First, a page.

This morning I got into an interesting Facebook conversation with some friends, two guys that I very much like and respect. Both are Vietnam vets, both hard-working individuals who have excelled in their professions and given a lot back to their respective communities. Their outlook on society, however, is quite different than mine.
The start of this conversation had to do with Pearl Harbor. The post began with a tribute to Pearl Harbor veterans that transformed into a lecture on the shortcomings of the Millennial Generation. In response, I suggested that people who feel Millennials aren’t worth a damn should reach out to someone in that generation, share their own stories and express their concerns about the future. My thinking? Perhaps the skeptics would discover the younger generation has more substance than they supposed.
The contributions of The Greatest Generation entered the thread and my dad, a World War II veteran, was mentioned by one of my two friends as an example of what Millennials should be. He said he thought there were a lot of great young people in this country, but that they’d had a “very very poor example” to follow from national leadership the past 8 years.
This is where I strongly disagree. I started my response by sharing that my dad, Glenn Abraham, was something beyond a war hero. I’ll finish my response here.
Dad, like many, returned from WWII and used the educational benefits of the GI Bill to finish college. He earned a bachelor’s degree in Constitutional Law at Seattle U and a Juris Doctorate degree at the University of Washington. Dad became a lawyer. A compassionate lawyer in a small town. He counseled as many people gratis as he did for a fee, made enough money to keep the family pretty much afloat without getting greedy. Legal services for adoptions were always free of charge.
Law was as much a vocation for Dad as a profession. He had a knack for saying the right thing to keep a family together when divorces were sought. As a juvenile court judge, he made it clear to defendants that the choice of how they lived their lives was up to them. His guidance persuaded several to pursue a better future and many of them contacted us with tributes to Dad after he died.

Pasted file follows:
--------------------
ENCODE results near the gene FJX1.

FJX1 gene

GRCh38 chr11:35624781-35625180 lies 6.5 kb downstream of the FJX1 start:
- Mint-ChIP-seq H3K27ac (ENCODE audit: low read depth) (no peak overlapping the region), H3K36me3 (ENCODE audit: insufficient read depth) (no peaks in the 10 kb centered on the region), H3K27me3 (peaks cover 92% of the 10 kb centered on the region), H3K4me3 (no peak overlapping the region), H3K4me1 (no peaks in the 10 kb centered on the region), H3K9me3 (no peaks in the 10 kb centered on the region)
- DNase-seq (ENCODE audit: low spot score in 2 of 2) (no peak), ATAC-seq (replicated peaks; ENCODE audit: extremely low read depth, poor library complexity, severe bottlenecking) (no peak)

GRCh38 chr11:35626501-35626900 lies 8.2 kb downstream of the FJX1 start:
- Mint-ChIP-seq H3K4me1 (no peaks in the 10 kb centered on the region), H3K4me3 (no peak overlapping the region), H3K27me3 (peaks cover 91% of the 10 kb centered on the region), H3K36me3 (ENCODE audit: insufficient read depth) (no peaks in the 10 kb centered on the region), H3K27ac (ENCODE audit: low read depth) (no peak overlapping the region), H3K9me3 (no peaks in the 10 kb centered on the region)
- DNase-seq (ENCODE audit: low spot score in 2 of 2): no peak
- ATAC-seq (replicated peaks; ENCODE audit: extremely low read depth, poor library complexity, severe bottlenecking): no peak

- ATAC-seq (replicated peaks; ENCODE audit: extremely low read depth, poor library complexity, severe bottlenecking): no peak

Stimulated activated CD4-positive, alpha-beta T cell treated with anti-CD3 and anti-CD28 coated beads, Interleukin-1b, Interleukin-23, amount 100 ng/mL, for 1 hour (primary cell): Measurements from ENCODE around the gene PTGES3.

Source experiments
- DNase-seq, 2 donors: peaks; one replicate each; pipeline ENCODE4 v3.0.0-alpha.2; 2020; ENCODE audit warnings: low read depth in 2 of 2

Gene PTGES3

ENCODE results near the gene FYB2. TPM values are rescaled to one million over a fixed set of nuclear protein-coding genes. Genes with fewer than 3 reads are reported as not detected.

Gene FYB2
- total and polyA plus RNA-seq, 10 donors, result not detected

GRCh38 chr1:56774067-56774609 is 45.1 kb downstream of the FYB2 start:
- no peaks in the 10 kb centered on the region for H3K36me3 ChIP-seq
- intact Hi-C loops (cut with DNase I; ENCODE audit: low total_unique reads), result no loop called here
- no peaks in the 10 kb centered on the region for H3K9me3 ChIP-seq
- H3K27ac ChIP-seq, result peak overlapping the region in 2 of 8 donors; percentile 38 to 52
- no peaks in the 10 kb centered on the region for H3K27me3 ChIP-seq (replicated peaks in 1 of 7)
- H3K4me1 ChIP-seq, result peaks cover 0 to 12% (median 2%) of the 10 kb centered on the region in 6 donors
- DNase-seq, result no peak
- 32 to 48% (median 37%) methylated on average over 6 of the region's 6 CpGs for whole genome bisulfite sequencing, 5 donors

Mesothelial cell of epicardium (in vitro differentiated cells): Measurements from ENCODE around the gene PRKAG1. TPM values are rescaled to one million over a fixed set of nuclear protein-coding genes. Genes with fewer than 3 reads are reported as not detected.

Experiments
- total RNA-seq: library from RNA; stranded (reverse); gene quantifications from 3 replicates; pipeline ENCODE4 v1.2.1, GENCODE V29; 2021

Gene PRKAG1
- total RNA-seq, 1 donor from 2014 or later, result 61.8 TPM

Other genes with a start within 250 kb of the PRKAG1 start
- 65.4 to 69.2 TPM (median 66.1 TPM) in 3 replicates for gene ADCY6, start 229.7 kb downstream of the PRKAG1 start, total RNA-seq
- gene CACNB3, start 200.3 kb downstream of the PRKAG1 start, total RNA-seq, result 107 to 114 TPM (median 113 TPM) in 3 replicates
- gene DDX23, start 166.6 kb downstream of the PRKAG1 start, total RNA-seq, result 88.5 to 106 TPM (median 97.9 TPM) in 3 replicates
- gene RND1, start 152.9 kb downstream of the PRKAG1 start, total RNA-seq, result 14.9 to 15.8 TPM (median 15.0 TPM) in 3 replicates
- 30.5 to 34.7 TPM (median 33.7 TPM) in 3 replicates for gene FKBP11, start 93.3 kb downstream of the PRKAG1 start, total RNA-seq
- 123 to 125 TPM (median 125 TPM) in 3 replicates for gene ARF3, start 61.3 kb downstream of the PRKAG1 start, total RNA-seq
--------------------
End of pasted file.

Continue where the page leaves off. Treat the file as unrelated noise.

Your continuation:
In the 1950s, Dad was treated with bigotry by some because they assumed he was Jewish (surname: Abraham). He was a lifelong Democrat, always the champion of the underdog, and he and Mom raised my sister and me to be that, too. All races and religions were equal to him (he was Episcopalian and Mom was Catholic, considered a “mixed” marriage in 1945). At one point he considered leaving law and becoming a minister. If he hadn’t died at age 69, he might have made that transition. My point? As with all of us, there was a lot more to Dad than the 20-year-old who came home from life in a B-17 crew and as a liberated prisoner of war. His military service shaped and motivated him, but his greatest contributions came in the 49 years that followed.
Fast forward to now. I believe our national leadership of the past 8 years reflects the world of today. According to 2014 demographics, 60% of the US total military force is 30 years of age or younger. This suggests there are plenty of young people willing to serve the country under President Obama. I have no doubt whatsoever that, given a surprise attack like the one at Pearl Harbor, they would respond with skill, courage and valor equal to those on December 7, 1941.
President Obama also embraces and encourages a national character that exemplifies more ways to serve. Wars, if you will, on discrimination, lack of opportunity and bigotry are ongoing in our country and the Millennial Generation is in the vanguard. They are a more diverse generation of Americans in terms of race, religion and sexuality than their ancestors. It’s no surprise they are more engaged with and concerned about civil rights than many people of my generation, because a greater proportion of them are vulnerable to having their civil rights infringed upon. Thought I hate to generalize, Millennials seem to have a better grasp on practical altruism than the rest of us. They live the reality of diversity; it’s as integral to their lives as digital technology.
My niece, Glenna Denise Nelson, is a Millennial. She entered the Peace Corps after college, as did many of her friends. For two years she taught English as a second language in remote village in Benin, West Africa. It was a dangerous environment with few amenities and those of us back home prayed for her safety. For the past several years she’s been teaching in the inner-city Baltimore and D. C. area, very different from predominately white Spokane, WA where she grew up. Every day she works hard and fights hard for the welfare of black and brown students and their families. Does her work take courage? Does it make the world a better-informed, better-integrated, safer place? You tell me.
The take-away from our Millennial friends and family members is, I believe, their acceptance of people who are not like themselves and their willingness to help and include people who are different than they are. Some of us have forgotten how to do this; some of us never knew how. America is more diverse than ever and I believe we can and should parlay this into a strength. The Greatest Generation embraced the world available to them, to our nation’s benefit. That world has changed. It’s not just about war heroes, it’s about all heroes. I think my dad would agree.
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